Treasurys were mixed Friday, as shorter-dated notes rose on speculation that Greece could drop the euro currency. But the 30-year bond fell on signs that the U.S. economy was strengthening.
A report by a German magazine on Friday claimed Greece was considering pulling out of the European Union's currency. Greece's government strongly denied the claim.
Even so, the report sent the euro tumbling and boosted the dollar. When traders buy dollars they often put them in Treasurys.
The price of the 10-year Treasury note gained 6.2 cents for every $100 invested in Friday afternoon trading. The 10-year yield was at 3.15 percent, the same as late Thursday. The yield on the two-year note also slipped to 0.56 percent from 0.58 percent.
However, expectations that the U.S. economy will continue to strengthen pushed down prices of long term bonds. U.S. businesses created 268,000 jobs in April, the biggest monthly total in more than five years. The gains were solid across an array of industries, including construction. Treasurys tend to fall on stronger economic reports and rise on signs of turmoil.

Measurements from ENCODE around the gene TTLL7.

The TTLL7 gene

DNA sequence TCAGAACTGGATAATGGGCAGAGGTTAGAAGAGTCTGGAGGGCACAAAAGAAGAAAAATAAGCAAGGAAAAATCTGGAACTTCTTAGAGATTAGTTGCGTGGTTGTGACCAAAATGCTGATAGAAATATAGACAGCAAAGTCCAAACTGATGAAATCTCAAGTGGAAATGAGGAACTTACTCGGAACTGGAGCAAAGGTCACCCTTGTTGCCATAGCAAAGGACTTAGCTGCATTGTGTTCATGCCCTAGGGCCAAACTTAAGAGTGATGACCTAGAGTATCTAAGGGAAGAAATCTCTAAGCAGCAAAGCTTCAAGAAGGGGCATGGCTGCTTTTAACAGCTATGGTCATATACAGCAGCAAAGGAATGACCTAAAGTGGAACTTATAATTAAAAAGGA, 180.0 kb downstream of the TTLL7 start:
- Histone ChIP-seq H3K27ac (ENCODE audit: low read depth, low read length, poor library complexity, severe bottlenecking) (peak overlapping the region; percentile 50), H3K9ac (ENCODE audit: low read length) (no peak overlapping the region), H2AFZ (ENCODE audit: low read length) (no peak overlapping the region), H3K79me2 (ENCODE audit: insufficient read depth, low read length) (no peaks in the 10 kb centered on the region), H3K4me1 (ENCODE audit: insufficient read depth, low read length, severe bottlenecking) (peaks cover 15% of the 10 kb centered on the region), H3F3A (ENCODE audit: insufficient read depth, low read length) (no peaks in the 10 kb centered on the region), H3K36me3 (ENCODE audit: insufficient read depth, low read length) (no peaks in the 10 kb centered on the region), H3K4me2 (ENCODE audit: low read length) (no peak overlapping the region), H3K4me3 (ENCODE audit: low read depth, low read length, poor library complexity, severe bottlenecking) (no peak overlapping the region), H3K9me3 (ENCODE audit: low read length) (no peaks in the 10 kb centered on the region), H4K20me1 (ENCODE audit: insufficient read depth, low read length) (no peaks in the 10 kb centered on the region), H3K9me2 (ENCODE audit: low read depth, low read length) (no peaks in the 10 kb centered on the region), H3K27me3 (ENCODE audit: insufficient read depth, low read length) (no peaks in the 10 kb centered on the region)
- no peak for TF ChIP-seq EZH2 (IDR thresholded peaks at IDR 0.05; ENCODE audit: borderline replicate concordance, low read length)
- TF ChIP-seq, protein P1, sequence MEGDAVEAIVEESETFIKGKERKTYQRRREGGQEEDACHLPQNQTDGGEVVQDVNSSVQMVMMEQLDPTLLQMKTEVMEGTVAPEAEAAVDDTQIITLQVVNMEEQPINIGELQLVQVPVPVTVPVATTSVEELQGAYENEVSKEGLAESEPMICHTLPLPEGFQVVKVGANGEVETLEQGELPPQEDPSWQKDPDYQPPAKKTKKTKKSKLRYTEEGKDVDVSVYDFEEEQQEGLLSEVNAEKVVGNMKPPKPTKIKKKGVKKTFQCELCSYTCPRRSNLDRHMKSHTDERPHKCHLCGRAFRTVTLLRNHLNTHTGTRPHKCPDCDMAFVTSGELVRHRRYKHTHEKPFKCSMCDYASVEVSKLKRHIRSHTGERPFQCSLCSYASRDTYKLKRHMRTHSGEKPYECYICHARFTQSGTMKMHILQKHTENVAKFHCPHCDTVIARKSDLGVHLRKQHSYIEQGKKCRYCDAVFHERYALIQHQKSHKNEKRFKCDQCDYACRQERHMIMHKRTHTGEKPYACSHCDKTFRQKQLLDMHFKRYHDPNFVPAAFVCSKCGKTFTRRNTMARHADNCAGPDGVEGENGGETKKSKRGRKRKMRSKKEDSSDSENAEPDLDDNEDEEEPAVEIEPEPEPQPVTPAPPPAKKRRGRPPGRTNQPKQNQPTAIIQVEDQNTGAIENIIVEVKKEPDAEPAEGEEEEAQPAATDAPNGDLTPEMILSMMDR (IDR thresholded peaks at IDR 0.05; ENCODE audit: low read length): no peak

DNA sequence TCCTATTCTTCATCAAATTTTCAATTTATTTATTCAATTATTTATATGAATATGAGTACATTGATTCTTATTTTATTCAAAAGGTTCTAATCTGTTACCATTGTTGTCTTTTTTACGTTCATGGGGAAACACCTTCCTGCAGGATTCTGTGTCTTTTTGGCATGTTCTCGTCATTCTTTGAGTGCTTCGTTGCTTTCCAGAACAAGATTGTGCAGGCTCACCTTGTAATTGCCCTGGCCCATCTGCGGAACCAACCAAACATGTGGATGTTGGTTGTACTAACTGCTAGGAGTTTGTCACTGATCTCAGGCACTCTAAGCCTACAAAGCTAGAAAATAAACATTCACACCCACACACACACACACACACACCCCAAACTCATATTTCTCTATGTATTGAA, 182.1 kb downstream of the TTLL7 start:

"Economic momentum has not been lost," said Sung Won Sohn, economics professor at the Smith School of California State University. "There are enough tailwinds to move the economy and the job market forward."
The price of the 30-year bond fell 46.8 cents per $100 invested, while its yield rose to 4.28 percent from 4.26 percent late Wednesday.
In the market for short-term Treasury bills, the three-month T-bill paid a 0 percent yield. Its discount was 0.01 percent.